UK Economy Given Overdue Aid from Manufacturing Sector

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British manufacturing activity expanded at its fastest rate in seven months in June, the latest sign that the consumer-led recovery is broadening out an...

British manufacturing activity expanded at its fastest rate in seven months in June, the latest sign that the consumer-led recovery is broadening out and becoming more balanced.

New orders flowed in at the fastest rate since November and manufacturers took on staff at the quickest pace since March 2011, although output growth slowed slightly and input costs rose for the first time since January.

Analysts said the strength of the data reinforced the case for an interest rate hike this year, as did a separate report showing lower productivity in the first quarter of 2014.

"An impressive and encouraging survey across the board," Howard Archer, chief UK economist at IHS Global Insight said about the manufacturing survey.

The Markit/CIPS UK Manufacturing Purchasing Managers' Index (PMI) rose to 57.5 in June from 57.0 in May - its highest since November and beating expectations for a small fall in a Reuters poll. It also topped readings in other European countries.

Rob Dobson, senior economist at Markit, expected manufacturing output in the second quarter to have expanded by more than the 1.5 percent seen in the first quarter.

"With (BoE) Governor Mark Carney stressing that the strength of data will drive when the Bank of England will first edge up interest rates, the robust June manufacturing PMI will likely be seen as supportive to a move in late-2014 rather than early-2015," Archer added.

British government bonds fell and sterling hit its highest in nearly six years after higher-than-forecast manufacturing data added to the case for a rate rise this year.

BoE officials have recently given mixed signals on the timing of a potential interest rate rise. While they say markets have underestimated the likelihood of a move in 2014, they also think more slack needs to be used up before that happens.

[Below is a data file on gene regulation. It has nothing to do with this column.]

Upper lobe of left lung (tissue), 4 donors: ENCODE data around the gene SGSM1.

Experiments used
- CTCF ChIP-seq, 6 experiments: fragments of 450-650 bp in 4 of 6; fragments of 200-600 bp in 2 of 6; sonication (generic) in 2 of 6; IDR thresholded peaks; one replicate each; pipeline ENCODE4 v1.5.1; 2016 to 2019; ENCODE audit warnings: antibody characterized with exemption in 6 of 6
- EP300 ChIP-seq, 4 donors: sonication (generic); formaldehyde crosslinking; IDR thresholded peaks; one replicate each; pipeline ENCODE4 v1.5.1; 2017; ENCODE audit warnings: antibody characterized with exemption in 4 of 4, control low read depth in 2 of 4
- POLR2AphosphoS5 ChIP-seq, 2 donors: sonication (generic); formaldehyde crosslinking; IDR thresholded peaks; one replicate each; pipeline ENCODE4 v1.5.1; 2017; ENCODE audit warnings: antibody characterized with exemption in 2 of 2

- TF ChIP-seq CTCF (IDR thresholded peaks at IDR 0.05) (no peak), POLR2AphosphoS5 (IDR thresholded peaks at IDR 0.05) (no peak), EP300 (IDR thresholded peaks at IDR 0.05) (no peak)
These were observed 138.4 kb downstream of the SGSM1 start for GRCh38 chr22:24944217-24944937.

Data from the Office for National Statistics on Tuesday suggested this could happen faster than the BoE expects, as weak productivity means industries have to employ more people to produce the same amount of goods.

Output per hour fell by 0.1 percent in the first three months of the year, the ONS said, suggesting a sharp pick-up in productivity will be needed for full-year growth to match the BoE's 1 percent forecast.

Pay pressures remain modest, however. The ONS said unit wage costs for the whole economy eased 0.5 percent and for manufacturing fell 1.8 percent in early 2014 - below the BoE's forecast for a 1 percent rise this year.

"A solid recovery is in train... That has not yet translated into much pick-up in wage growth yet, but some surveys do suggest building pressure," said Rob Wood, chief UK economist at Berenberg.

"There is a clear case for starting the process of moving away from emergency settings of monetary policy over the next six months."

He expected the BoE to raise rates by 25 basis points in November from a record-low of 0.5 percent currently.

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